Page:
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HKUMed discovered genetic risk factors for spine OA

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Peeyush Ghalot
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(Image Courtesy: - The Arthritis Connection)

As part of the 'Genetics of Osteoarthritis (GO)' consortium's world-largest study of over 800,000 people, scientists from The University of Hong Kong (HKUMedLKSFaculty )'s of Medicine identified genetic risk factors – Variants related to the SOX5 and CHST3 genes, which are important regulators of intervertebral disc development, have been linked to spine osteoarthritis. In the elderly, joint degeneration, or OA, is a common source of pain and impairment, because the reasons are complicated and the mechanisms are unknown, there is no cure for OA. As a result, determining the disease's risk factors is critical and urgent in order to lead the development of novel treatments that will assist patients. Multiple joints, including the knee, hip, hand, and spine, are affected by osteoarthritis. This landmark study looked at 826,690 people from nine different groups, including Hong Kong Chinese from Southern China, Japanese, and Europeans1, and found 100 new genetic risk variations for OA, as well as novel therapeutic targets.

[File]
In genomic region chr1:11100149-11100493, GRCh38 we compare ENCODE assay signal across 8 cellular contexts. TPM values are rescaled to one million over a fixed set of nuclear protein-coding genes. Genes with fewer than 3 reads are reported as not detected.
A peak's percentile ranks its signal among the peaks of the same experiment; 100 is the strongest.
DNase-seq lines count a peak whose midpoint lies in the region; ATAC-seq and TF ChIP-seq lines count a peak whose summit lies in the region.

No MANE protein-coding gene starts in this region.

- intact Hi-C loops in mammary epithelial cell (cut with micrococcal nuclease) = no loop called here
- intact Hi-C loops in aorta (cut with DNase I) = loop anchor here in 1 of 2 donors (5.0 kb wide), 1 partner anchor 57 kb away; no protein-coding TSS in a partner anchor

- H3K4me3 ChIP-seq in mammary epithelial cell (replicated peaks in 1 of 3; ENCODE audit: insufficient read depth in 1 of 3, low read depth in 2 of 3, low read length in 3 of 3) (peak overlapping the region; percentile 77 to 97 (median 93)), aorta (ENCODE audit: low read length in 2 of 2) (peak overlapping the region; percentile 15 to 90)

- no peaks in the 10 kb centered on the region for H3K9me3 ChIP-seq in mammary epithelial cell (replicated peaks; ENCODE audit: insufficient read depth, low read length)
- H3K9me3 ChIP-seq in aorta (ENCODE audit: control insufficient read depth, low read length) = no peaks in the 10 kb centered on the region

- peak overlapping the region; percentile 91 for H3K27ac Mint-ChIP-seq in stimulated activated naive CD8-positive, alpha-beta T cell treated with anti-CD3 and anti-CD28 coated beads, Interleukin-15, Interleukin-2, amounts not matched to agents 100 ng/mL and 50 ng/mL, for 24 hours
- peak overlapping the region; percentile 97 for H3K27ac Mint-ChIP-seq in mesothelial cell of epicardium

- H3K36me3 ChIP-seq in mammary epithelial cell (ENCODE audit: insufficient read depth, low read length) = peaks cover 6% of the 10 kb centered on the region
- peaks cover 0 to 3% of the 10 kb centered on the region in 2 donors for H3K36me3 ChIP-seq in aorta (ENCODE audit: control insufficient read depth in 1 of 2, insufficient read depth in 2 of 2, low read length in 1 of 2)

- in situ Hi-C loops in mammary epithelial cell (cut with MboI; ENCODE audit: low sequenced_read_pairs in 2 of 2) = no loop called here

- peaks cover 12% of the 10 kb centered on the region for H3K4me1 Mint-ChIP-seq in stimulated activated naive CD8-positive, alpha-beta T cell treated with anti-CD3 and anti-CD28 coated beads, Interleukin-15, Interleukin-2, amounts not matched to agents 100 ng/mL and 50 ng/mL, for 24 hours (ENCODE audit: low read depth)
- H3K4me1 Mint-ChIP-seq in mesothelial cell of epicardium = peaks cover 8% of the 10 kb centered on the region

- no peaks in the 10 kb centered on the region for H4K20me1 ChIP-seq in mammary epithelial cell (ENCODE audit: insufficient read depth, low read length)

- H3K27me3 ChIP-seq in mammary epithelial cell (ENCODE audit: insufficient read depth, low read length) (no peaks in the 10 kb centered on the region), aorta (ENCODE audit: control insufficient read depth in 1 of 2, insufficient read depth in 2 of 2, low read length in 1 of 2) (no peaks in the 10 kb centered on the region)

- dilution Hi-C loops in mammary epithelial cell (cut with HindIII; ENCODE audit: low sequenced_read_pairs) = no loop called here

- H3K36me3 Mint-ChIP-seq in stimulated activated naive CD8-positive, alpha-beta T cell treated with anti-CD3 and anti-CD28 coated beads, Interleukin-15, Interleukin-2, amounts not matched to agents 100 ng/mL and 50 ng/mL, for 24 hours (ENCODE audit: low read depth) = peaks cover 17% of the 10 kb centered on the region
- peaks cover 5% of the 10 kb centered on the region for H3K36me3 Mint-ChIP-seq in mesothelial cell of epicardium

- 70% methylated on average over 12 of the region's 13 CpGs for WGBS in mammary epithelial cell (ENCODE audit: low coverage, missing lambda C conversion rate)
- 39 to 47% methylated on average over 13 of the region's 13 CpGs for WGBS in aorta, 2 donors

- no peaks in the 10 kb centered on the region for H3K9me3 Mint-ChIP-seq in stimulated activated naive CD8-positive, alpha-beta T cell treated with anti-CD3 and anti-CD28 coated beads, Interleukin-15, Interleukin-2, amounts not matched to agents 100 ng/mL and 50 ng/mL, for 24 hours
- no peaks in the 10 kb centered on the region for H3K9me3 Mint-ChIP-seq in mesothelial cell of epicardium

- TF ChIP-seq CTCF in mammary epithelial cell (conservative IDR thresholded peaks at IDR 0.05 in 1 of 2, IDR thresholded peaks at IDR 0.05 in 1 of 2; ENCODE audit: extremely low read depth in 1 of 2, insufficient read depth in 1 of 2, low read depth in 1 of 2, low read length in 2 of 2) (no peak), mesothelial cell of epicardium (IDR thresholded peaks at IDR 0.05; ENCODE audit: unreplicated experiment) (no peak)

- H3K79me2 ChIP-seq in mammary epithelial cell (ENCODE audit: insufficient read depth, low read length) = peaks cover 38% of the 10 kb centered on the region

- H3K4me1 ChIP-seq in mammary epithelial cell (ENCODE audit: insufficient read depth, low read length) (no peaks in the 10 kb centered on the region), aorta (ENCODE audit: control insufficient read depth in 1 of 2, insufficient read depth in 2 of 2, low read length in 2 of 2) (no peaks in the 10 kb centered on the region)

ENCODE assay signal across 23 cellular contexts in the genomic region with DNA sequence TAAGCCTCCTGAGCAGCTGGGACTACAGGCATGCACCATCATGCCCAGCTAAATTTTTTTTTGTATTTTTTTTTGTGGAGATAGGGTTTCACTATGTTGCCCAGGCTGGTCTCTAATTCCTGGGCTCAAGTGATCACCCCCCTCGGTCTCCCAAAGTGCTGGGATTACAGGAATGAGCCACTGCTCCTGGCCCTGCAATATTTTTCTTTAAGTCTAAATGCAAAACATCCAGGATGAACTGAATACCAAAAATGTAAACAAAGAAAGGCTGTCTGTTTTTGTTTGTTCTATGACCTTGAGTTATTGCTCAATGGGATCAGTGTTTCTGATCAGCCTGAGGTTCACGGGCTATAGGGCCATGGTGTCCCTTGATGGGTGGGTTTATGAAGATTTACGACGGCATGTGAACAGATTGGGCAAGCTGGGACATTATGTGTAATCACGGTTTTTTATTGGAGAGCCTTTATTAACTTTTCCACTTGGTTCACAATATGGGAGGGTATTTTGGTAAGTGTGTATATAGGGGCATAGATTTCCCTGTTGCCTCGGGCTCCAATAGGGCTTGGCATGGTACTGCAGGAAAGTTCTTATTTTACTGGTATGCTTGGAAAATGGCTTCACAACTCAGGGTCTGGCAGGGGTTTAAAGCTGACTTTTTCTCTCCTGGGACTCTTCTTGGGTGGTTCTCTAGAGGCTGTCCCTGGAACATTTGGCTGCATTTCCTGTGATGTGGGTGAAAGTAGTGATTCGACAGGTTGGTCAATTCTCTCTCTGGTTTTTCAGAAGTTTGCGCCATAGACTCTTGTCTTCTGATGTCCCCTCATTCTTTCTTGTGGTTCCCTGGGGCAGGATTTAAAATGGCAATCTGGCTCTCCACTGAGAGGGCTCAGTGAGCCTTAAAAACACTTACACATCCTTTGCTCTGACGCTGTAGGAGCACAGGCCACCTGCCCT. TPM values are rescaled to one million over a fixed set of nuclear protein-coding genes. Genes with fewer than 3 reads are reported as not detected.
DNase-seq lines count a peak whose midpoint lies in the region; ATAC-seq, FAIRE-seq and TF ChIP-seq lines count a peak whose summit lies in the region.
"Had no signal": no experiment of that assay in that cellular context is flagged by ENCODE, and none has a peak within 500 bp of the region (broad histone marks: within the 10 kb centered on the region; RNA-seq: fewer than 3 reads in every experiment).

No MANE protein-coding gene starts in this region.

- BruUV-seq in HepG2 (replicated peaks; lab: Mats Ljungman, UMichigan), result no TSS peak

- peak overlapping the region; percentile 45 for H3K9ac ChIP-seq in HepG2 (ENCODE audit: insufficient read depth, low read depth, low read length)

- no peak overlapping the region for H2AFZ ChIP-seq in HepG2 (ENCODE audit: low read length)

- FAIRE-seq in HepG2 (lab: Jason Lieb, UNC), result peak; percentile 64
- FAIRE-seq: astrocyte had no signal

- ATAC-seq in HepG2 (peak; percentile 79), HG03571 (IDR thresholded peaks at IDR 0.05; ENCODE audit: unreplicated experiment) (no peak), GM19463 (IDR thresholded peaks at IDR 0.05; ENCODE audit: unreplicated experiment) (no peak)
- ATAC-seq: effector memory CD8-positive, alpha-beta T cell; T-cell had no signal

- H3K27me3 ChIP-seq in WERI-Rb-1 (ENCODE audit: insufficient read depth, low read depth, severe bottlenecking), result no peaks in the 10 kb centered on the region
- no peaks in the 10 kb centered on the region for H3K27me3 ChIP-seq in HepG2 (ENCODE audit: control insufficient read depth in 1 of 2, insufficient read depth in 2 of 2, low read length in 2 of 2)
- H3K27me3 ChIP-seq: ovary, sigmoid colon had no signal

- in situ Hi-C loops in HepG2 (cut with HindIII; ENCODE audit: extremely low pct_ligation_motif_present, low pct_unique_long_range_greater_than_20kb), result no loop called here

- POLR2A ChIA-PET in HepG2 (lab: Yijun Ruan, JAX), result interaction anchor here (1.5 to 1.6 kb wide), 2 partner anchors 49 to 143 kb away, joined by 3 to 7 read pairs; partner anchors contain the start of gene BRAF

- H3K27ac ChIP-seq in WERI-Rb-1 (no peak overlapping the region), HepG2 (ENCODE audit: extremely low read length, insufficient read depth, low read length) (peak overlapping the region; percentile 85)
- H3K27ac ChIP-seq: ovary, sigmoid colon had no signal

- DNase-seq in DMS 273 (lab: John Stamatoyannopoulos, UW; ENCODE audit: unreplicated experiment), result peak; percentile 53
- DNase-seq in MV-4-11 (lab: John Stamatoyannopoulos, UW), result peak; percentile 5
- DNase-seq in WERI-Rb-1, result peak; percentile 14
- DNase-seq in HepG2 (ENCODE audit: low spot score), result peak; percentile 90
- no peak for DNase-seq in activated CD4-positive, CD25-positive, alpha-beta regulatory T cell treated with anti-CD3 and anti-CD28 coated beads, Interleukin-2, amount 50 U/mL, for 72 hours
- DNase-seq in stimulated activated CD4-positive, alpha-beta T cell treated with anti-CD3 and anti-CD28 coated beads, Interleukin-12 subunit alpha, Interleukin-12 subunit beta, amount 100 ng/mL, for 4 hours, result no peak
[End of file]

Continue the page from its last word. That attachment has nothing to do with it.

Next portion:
The SOX5 gene, which is known to be important for the development of intervertebral discs, has been linked to spine OA by the HKUMed team. The study also discovered that OA in the spine was linked to OA in other joints such as the hip, knee, finger, and thumb. It was also discovered that the CHST3 gene was one of the top three genes most strongly connected to hip OA. The Hong Kong team previously discovered CHST3 to be linked to intervertebral disc degeneration, which causes back pain. When researchers are ready to share data from other nations, genetics can disclose biological mechanisms and discover new therapy targets for complicated human diseases,' says the report. These data point to a substantial relationship between intervertebral disc degeneration, OA, and back discomfort. The study also discovered that body weight, not fat mass, was genetically linked to OA, and that genetic influences on weight-bearing and non-weight-bearing joints differed. OA has such a crippling effect on our everyday lives. Based on our findings, I am confident that a medication can be developed to alleviate some of the back discomfort associated with OA, which will benefit millions of people. OA is a complicated illness with numerous contributing causes. This collaborative effort exemplifies the value and power of international sharing of large-scale data from cohort studies, as well as thinking outside the box when it comes to extracting additional data, in order to achieve far-reaching goals for the development of treatments that will benefit patients.

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